February may be the shortest month, but it has so much to offer! From Valentine’s Day and Presidents’ Day to Black History Month, there’s plenty of interesting facts, people, and history to weave into your lessons this month. Here is our collection of themed content to help you keep students engaged in February:
I’m a sucker for new beginnings—the chance to be a better me at home and at work. I love the sense of starting over, improving, and making changes that a new year offers. Each January, I try to write out personal and professional goals, usually things like “be more organized” or “keep my desk clean.” (If you saw my desk, you’d see why this is a yearly goal!)
The professional goals I want to make this year are more resolutions of the heart, in how I engage with the students I teach and how I approach my vocation. Here are my new beginnings for 2019—I hope they also help you as you begin your new year of teaching!
Happy New Year! As you return to your classroom this month after the holiday break, it’s the perfect opportunity to spruce up your lessons. Here is our collection of themed content to help you keep students engaged all month long:
Teachers Make the Worst Students!
Teachers say it themselves all the time: Teachers can make the worst students. While we know there are no bad students, we do agree that professional development needs to be truly excellent to make an impact. From the thousands of PD sessions we have delivered, we’ve learned there are five key insights that may help you develop and deliver more effective PD—especially when technology is part of the mix.
‘Tis the season to be jolly, but it’s also a great time to engage your students with fun lessons. Here is our collection of themed content to help you keep students engaged all month long:
December Calendar and Morning Meeting: This themed lesson pack will take you and your students through the month of December with calendars, morning meeting activities, an attendance chart, graphing and math activities, and more.
Holiday Gallery Pack: This fun themed pack contains a variety of images, lessons, and activities to get you in the spirit this holiday season! Use the templates and clipart to create your own lessons, or use our pre-made lessons and activities located in the Lessons tab.
Holiday Hangman: Join us for a bit of fun with Holiday Hangman—it's a great way to practice spelling words or introduce and practice lesson vocabulary!
Build a Santa: This fun holiday-themed activity is a great way to practice addition and multiplication math facts.
On September 24, my district had an in-service day. The homeroom teachers in my building were piloting a new writing program and were asked to attend a training. This left specialist teachers with nothing to do, as we would not need to be trained on this new program.
We were all wondering what our duties would be for the day when we received an email from our principal encouraging us to make arrangements to observe in another district for the day. She proceeded to help us find schools to host us—fellow teachers will understand why this was amazing. When do we ever have the time to go to other districts without painstaking measures of using personal days and arranging for subs? And how many of us have principals who understand the importance of observing others in our same content area?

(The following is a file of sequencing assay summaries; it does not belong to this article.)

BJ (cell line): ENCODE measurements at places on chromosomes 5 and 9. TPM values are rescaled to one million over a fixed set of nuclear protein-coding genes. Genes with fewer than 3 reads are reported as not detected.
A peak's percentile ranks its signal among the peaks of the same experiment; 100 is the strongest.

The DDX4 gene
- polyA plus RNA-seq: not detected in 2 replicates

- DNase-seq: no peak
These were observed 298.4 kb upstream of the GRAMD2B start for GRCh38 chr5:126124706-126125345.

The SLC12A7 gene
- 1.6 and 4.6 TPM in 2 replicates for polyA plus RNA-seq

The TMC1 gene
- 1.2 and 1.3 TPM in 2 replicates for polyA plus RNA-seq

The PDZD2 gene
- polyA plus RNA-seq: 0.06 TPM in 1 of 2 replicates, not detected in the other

Since its creation in 2005, YouTube has grown to over 1 billion active users each month, with over 400 hours of video content uploaded each minute. This can make it almost impossible to filter through the massive library of videos to find the best educational content––whether you’re looking for your kids, your students, professional development, or pure curiosity.
To help you with your search, we sifted through YouTube’s countless channels and picked out our favorite creators of educational content. Here are the best educational YouTube channels for every kind of learner:
In a recent conversation I had with teachers, we were asked to name one thing we had learned recently—these could be very basic tasks or skills, or even “life lessons” that were reflected upon. Once we all had something in mind, the next question was the critical one: How did we go about learning this? The answers ranged from experience to failure, YouTube to books, and colleagues in person to colleagues on Twitter. Of the eight of us in the room, we had eight different avenues for new learning.
This is the norm both in education and in life. We don’t wait around until the next training opportunity, just like we don’t wait around until 8:00 for Cheers to come on the television like we used to. Our world is more “on demand” than ever before, and learning is no exception.
As a K-12 educator, you may think that the term “MOOC” is made up at first—it sounds like a nonsense word from a first grade phonics test! But in higher education, MOOCs have become pervasive and have altered how education is delivered across the globe.
The acronym MOOC stands for massive open online course. They come in a variety of shapes, sizes, topics, and disciplines. The concept is fairly simple: higher-level courses that are available for free to anyone who wants to take them. Most of the time some college credit is available, at a cost, if the student is in need of that.
We know that teachers learn best, and are most motivated, when learning about a topic that is of high interest to them. Some trainings are required for all teachers and there isn’t any way around that, but much of what we do with professional learning tends to be “one size fits all” with little choice provided.